said, it had been to him a source of the greatest gratification that the failure of the many attempts which had been made to coerce foreign Governments by a system of restrictions, menaces, and reprisals, had been succeeded by a wiser policy—that of conciliation and free trade. It was far better to welcome foreigners to our ports by inviting imports, than to alienate and repel them by hostile tariffs. The policy of peace was sure in the long run to be successful—and to be permanently and advantageously triumphant. The sagacious and amicable legislation of the present Government had already made its way to the friendly co-operation of many countries, and it would ere long influence all. If we welcomed imports we should force exports—if we bought from foreigners they would be compelled to buy of us. We should create advocates and allies in the countries where now we had only opponents and rivals. We should teach lessons that would everywhere be learned. Our reforms would reform the world. It was gratifying to look round and watch the effect—the already visible effect of the measures of the Ministry. They had found a response more or less audible in every part of the civilized world. That selfish policy which had been supposed to be the groundwork of the whole of our commercial system, was felt to be no longer reconcileable with the well-being—with the prosperity—with the augmented wealth of other nations. He had had the satisfaction of receiving from every quarter of the compass testimonials to the popularity of the right hon. Baronet. It was at last seen that we were giving practical assent to the lessons of political economy, which we had been accused of being willing to teach others, but which we neglected or refused to apply to ourselves. He would ask leave to read to the House a passage from an interesting and eloquent letter he had that day received from Elihu Burritt, than whom no man had been more instrumental in encouraging and strengthening the pacific spirit—the cultivation of friendly relations between his country and ours:— When (he says) free trade shall be ushered in to sweep from the face of the earth the mountainous ranges of prejudice and nationality, which have made enemies of nations, there will be no questions of disputed territories to embitter them, no narrow-minded policy to feed international jealousy, or dam the currents of fraternal and commercial intercourse. The smallest nation may then say—the whole boundless earth is ours, where we may buy, sell, and trade in the commerce of good-will, without any to molest or make us afraid. If by free trade, England should lose Oregon, and even Canada, she would gain in the United States what would be worth to her a dozeu of either of those countries. For one, I regard free trade as the commercial harbinger of the millennium which shall beat all swords into ploughshares, and spears into pruning hooks. Even in anticipation of the partial triumph of this gospel economy, in the opening of your ports to corn, and other productions of our great West, the warlike people of that region are even now fulfilling that blessed prophecy in a degree—they are breaking their swords into ploughshares, and driving those ploughshares deep into their Eden soil, inspired with the hope of feeding the British. I devoutly hope that the coming seed time, in that vast region of unequalled fertility, will be a better seed time of feelings towards Great Britain. I cannot find words to express my sense of the importance to humanity at large, of annexing that rich universe of land to your crowded shores, by opening your ports to its produce. The moral influence of such a measure on the labouring people of both countries cannot be meted out in words: there are thousands and thousands in that region of our country, living in the rudest state of civilization with regard to every article of furniture, dress, and the other comforts and elegancies known to a cultivated society, while at the same time they are surrounded with breastworks of golden corn and wheat. On the other hand, are there not thousands and thousands of ill-fed labourers in your country, pining amid fabrics that would adorn princes—articles of clothing and comfort, which, if exchanged for food, would fill our great West with the paradise of comfortable homes, transformed from the floorless log cabins of Western wheat-growers. What an effect it would have on the morals of your manufacturing population, if the fountains of American food should be broken up to feed them from our granaries! The noble Lord (Lord G. Bentinck) had represented the project of free-trade principles as likoly to alienate the Canadian provinces. But they knew their interests far better, and began to feel that emancipation from all commercial fetters was calculated far more to serve them than any restriction upon their trade. Had he read the proceedings of the public meeting at Montreal, held so lately as the 9th of last month? Many resolutions were vehemently debated—some were rejected; but what was the resolution passed by an overwhelming majority? It was this:— Moved by Mr. Glass, seconded by Mr. Holton—That, in order to render the application of free-trade principles thoroughly effectual, it is necessary to embrace them in all their comprehensiveness in this Colony; that protection and regulation in every form should be repudiated, and the commerce of the Colony approximated as nearly to perfect freedom as the exigencies of the public revenue will permit. Could the friends of free trade desire a stronger testimony? Could the principles of free trade be more clearly laid down and recognized? No! And we were willing, while we claimed for ourselves the right to buy in the cheapest, and to sell in the dearest market, to allow the same privilege to our fellow countrymen, wherever they were placed. Recognizing no monopolies—repudiating all differential duties—we wished not to impose monopolies on others, or to require preferences for ourselves or our Colonies. We enact no reservations. We demanded freedom, absolute freedom, for labour and capital. The good work was everywhere progressing. France, so long the model of all that is narrow and restrictive—France, that had carried the doctrines of self-dependence, and abhorrence of free-trade principles, to the extreme—was already beginning to feel the absurdity of her legislation, and to agitate for its change. The Vine-growers' Committee of the south were again in a state of active exertion. Paris was creating a League for the emancipation of commerce, whose influence was already making its way to the Chambers. The Tariff which we were now discussing answered, and answered most emphatically, those who told us that before administering to others, we should heal our own diseases. That is our immediate mission—that is our present occupation. We are giving the best evidence of the sincerity of our purposes. We leave the reform of the faults of other nations, not to our representatives, not to our negotiations, but to a sense of the interests of those whom hostile tariffs were intended to delude and to pillage. The deluded and the pillaged consumer will awake, ere long, to recognize how much he has been betrayed; and there is no country where the awakening will be more complete than in France. In Germany the reaction has already begun. The legislation upon which we were entering has already enabled Prussia to resist the demands for increased duties upon British manufactures, which has come from the Southern States of the Zollverein. The doctrines of List—one of the most mischievous and untrustworthy of men—are beginning to be exploded, though an immense circulation had been given to them by the manufacturers of Germany. Under the names of patriotism and nationality, the German people have been cozened into a system which, after all, is but a robbery on a large scale, disguised under false names. No doubt the earlier adoption of free-trade principles would have prevented much of the absurd and hostile legislation of the Zollverein. If the act done cannot be repaired, at all events its progress will be arrested now. Italy is also moving in the right direction; the kingdom of the Two Sicilies, after having been long the victim of the protective system, to use the words of a high authority whose report he (Dr. Bowring) was now reading, is already entering upon commercial treaties with France, England, Austria, Sardinia, and other States, and, encouraged by the results of liberal legislation, is moving boldly forward in that direction. The Papal Government, which has pushed protection and prohibition to their very extremes, has at last acknowledged that these are "economical heresies," under whose influence its commerce has perished; its manufactures have not prospered, and the steps it has taken in the way of liberal commercial legislation have already been rewarded by an increase of revenue, and an obvious augmentation of the public prosperity. The Sardinian Government is also making progress. It cherished with pertinacity the protective system; but that system failed. Modifications have been introduced, and one has been the parent of another. Every tendency towards commercial liberty has been fruitful of good—has strengthened the desire for more facilities to trade—for a wider field of intercourse—and, to use the words of an Italian writer in an essay which has just appeared at Turin— The time is now matured for important commercial changes; Sir Robert Peel will succeed. The first nation in the world must act upon all others; and her policy, which is already bringing the various Italian Governments into co-operation, will, through the numerous channels of her political and social influences—by successful modifications of hostile tariffs—create a general tendency towards, and prepare a not distant triumph for, the universal emancipation of the world. Even in Spain a ray of hope is visible. The Report of our Import Duties' Committee has been translated into Spanish. The proceedings of the League have there attracted much attention. The newspapers are beginning to enlighten the Spanish mind on these important questions. In a word, whichever way we look, the signs of the times are encouraging. The right hon. Baronet (Sir R. Peel) has found much to invite him forward; and while so proceeding forward, to remove every impediment, every difficulty in the way of the freest intercourse, he will be hailed, in the proportion to his merits, as the benefactor of his country and of mankind.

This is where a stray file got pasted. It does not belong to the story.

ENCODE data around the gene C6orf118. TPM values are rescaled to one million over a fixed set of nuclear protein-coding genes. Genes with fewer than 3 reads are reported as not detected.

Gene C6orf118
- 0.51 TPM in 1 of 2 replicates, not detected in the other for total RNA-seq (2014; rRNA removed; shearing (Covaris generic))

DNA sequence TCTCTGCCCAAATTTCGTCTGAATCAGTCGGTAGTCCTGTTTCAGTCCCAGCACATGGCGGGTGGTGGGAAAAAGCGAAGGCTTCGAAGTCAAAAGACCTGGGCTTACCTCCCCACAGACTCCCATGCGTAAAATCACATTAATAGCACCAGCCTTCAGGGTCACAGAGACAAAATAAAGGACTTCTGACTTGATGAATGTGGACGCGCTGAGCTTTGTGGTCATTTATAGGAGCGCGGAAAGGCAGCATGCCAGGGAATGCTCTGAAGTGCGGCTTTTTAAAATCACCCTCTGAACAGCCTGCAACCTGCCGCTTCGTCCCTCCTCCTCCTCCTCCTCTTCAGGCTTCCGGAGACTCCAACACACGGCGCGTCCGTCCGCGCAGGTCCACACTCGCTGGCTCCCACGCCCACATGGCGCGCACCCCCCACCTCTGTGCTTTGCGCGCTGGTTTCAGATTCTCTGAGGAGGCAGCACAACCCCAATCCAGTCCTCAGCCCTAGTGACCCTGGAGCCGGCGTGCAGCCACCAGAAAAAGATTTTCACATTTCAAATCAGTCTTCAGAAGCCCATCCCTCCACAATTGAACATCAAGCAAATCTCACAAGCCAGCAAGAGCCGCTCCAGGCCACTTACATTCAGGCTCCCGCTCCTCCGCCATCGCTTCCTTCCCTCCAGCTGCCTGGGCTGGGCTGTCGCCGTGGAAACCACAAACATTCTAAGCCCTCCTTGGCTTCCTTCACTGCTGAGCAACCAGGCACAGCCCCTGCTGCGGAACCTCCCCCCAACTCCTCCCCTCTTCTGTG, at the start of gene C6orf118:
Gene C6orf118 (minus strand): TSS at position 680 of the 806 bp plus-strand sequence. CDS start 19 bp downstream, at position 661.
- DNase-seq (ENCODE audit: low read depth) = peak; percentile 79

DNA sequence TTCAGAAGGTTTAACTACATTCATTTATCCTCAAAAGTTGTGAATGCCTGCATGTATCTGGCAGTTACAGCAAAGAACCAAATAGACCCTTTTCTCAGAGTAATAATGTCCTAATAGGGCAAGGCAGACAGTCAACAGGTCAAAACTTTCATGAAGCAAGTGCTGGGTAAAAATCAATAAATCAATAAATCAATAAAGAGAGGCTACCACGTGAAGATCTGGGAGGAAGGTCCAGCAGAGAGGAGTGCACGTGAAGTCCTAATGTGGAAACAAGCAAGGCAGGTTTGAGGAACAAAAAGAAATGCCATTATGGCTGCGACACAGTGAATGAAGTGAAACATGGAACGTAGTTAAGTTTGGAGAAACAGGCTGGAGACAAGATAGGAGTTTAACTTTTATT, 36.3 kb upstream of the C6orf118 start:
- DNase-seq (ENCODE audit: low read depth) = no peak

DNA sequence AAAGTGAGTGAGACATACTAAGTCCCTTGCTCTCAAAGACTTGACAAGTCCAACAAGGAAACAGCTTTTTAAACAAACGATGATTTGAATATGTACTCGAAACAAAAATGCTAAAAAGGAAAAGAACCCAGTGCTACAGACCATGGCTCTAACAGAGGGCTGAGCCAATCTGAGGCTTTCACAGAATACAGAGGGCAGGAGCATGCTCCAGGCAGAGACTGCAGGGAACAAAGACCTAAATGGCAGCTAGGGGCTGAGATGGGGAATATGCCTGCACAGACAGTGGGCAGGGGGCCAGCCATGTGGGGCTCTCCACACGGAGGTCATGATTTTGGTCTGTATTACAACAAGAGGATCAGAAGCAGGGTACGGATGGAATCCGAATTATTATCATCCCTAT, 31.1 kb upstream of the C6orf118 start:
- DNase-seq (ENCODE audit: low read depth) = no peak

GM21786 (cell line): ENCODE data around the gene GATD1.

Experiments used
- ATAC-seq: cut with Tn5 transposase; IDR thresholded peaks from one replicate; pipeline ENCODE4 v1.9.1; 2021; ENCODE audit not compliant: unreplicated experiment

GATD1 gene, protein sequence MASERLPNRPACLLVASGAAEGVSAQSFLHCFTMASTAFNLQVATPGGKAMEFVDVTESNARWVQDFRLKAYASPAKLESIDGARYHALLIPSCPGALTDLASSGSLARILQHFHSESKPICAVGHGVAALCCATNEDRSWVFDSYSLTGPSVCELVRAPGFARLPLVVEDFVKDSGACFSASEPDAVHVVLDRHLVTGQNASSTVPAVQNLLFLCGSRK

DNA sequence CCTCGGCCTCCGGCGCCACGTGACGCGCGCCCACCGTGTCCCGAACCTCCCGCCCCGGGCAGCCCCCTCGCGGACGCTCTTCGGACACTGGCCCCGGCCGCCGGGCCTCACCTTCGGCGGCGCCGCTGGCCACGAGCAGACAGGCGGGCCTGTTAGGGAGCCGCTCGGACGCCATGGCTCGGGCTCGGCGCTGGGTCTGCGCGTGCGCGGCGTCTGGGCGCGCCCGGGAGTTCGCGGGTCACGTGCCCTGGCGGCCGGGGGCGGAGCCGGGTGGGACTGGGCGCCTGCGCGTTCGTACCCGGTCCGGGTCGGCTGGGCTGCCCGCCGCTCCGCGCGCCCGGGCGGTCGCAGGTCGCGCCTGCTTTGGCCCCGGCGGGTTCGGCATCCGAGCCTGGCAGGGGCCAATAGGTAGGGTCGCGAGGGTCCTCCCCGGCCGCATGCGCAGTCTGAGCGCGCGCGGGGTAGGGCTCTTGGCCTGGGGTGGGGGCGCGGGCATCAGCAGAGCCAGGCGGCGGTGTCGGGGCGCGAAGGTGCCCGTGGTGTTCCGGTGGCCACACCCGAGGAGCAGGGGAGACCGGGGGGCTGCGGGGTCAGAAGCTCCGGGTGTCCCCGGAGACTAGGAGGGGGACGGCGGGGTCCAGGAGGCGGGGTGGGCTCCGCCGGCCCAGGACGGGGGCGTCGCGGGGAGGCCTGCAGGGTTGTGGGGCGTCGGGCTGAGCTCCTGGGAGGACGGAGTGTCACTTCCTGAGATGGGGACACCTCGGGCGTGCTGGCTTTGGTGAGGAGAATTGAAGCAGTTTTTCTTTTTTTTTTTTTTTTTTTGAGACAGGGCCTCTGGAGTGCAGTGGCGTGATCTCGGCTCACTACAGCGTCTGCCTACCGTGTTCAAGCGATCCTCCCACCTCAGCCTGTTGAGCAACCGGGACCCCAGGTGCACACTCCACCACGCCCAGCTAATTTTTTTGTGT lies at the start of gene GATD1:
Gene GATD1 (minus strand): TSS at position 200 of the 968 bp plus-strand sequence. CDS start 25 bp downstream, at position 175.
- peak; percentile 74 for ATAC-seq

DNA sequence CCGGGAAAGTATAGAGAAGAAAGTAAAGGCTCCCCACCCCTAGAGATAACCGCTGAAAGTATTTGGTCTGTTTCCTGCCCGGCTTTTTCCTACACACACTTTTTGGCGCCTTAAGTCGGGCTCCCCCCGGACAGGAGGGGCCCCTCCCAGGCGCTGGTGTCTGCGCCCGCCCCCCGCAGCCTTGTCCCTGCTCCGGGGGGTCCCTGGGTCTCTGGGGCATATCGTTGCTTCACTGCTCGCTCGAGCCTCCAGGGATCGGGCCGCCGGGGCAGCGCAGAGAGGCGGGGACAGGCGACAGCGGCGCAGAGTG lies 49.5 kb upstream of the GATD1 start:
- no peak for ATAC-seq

thought that the House was fully entitled to the foreign experience of the hon. and learned Member who had just sat down, seeing that he had been paid 13,500l. for his services on various roving commissions. The hon. and learned Member had called the right hon. Baronet the most popular man in Europe: the Lord deliver him from such popularity! Perhaps if the right hon. Baronet would again avail himself of the hon. and learned Member's services, the latter would consider him the most popular man in England. The hon. and learned Gentleman's language was, "Give us the friendship of France, Tuscany, Spain, and Italy, and we should care nothing about our own people." The hon. and learned Gentleman was so enamoured with the conduct of the right hon. Baronet, that he had better at once come over to the Ministerial side of the House. Whatever might be the immediate result of the Government measure in the end, he was sure in the end the truth would prevail, and the country would know who were their friends. The right hon. Baronet would have cause, ere long, to repent of the course he had adopted. All he would say was, that if he wanted to find an instance of apostacy, hypocrisy, and perfidy, he would point out the right hon. Baronet. He should, from a sense of duty, support the Amendment of the noble Lord.